While I was working on the simple bookcase and practicing my mortise and tenon joints (after about 38 years since my last woodwork lesson), my homestay guest got inspired and beat me to the pile of uneven lumber for the more ambitious project.

While I was working on the simple bookcase and practicing my mortise and tenon joints (after about 38 years since my last woodwork lesson), my home-stay guest got inspired and beat me to the pile of uneven lumber for the more ambitious project.

To the untutored, Sasha used ‘cross-halving’ joints.

To be fair, he is an interior designer, and I'm not!

To be fair, he is an interior designer, and I’m not!

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If you are interested in rediscovering woodwork as a hobby, the internet is full of useful sites such as Woodworking Joints and a Project Gutenberg manual Woodwork Joints.

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Laying out the next table-top. I'm hoping that the variety of woods will give interesting shapes and colours when it's planed and varnished

Laying out the next table-top. I’m hoping that the variety of woods will give interesting shapes and colours when it’s planed and varnished

Update 1

Having been building on our land for almost two years, we’ve accumulated a lot of off-cuts of wood, bamboo and also sea shells from the beach, driftwood and coconut shells. When we’re doing nothing else (which, to be fair, is rare) we get creative and make wind chimes. Here are some of the experimental chimes we’ve made (and sold) recently.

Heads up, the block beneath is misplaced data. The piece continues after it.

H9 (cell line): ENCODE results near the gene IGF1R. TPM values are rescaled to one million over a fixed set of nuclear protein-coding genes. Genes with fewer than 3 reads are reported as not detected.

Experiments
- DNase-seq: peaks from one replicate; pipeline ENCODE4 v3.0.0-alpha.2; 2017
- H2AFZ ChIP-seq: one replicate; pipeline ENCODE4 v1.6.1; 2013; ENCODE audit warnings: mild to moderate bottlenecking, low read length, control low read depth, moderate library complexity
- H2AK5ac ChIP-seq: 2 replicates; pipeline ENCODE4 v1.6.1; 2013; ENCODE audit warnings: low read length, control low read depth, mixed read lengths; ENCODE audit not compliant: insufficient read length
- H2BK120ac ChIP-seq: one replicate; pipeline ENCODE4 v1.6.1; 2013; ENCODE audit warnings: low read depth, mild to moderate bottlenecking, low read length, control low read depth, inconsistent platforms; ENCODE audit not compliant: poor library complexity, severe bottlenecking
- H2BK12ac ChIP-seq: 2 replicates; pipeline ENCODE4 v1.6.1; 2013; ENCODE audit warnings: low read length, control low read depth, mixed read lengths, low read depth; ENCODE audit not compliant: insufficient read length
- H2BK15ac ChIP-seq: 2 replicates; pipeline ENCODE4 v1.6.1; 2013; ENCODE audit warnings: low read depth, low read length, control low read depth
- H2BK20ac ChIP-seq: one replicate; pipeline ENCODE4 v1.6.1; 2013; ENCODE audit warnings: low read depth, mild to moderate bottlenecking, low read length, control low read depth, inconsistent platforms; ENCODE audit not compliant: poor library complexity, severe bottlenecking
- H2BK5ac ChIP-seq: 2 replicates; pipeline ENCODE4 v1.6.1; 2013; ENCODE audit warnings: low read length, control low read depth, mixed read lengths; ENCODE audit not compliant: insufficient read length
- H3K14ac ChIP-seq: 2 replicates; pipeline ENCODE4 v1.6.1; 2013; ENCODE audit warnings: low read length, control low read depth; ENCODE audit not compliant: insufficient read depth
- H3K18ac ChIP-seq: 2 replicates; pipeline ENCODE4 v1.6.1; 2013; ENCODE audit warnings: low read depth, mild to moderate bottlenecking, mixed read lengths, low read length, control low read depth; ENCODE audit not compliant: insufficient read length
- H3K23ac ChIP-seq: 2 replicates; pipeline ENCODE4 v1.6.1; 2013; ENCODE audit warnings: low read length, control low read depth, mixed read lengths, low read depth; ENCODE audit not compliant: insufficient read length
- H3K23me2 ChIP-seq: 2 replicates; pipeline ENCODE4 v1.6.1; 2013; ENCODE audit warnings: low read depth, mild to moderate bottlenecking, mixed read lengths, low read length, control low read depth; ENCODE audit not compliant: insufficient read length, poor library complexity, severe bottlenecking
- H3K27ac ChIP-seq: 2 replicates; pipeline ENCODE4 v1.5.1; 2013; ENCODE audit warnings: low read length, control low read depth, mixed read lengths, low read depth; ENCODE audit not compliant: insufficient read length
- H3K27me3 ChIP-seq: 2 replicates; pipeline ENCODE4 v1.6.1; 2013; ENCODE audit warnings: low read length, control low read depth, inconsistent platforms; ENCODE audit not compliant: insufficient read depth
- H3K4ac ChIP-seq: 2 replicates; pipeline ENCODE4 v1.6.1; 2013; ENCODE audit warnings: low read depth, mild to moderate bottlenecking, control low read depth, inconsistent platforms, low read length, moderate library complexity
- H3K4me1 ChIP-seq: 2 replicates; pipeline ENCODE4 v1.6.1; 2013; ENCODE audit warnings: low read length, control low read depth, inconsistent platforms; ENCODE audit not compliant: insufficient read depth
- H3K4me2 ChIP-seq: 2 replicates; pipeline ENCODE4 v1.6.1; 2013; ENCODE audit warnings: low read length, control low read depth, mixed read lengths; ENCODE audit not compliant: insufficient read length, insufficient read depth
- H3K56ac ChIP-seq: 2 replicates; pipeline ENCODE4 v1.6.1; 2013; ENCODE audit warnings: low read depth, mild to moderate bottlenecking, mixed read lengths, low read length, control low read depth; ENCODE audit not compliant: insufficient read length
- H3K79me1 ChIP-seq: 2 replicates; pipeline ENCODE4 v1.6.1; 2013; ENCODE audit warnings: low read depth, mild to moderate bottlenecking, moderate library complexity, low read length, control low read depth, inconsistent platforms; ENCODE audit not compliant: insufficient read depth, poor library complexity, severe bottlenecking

Made from sea shells and bent bamboo

Made from sea shells and bent bamboo

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Bamboo off-cuts make nice noises in a strong wind

Bamboo off-cuts make nice noises in a strong wind

Coconut shell and bamboo

Coconut shell and bamboo

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Original story

In the course of erecting a new wooden staircase for a new building, we produced a lot of odd shaped wooden off cuts. In the normal course of things (in the Philippines and on building sites everywhere) off cuts get thrown on a fire or in a skip. Having spent a lot of money buying the timber, I was determined to re-use and recycle as much as possible.

A pile of offcuts

After a few practices setting out to find an interesting shape, the pieces were joined together by craftsman ‘Dodong’ Baldon

No legs, but a driftwood base to the table

The table in its raw state

After a few coats of varnish

The offspring table in the foreground and the parent staircase in the background

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7 thoughts on “Off-cuts

    • The photos don’t quite do it justice, it’s a beautiful piece. I just have the ideas and my brother-in-law produces the goods.

    • It was such beautiful wood, anything other than re-use would have been a crime. I really admire the table every time I pass it. Thanks for looking in.

    • The artist is your relative (Emma’s brother) Dodong. He did a fantastic job turning ‘firewood’ into a beautiful table.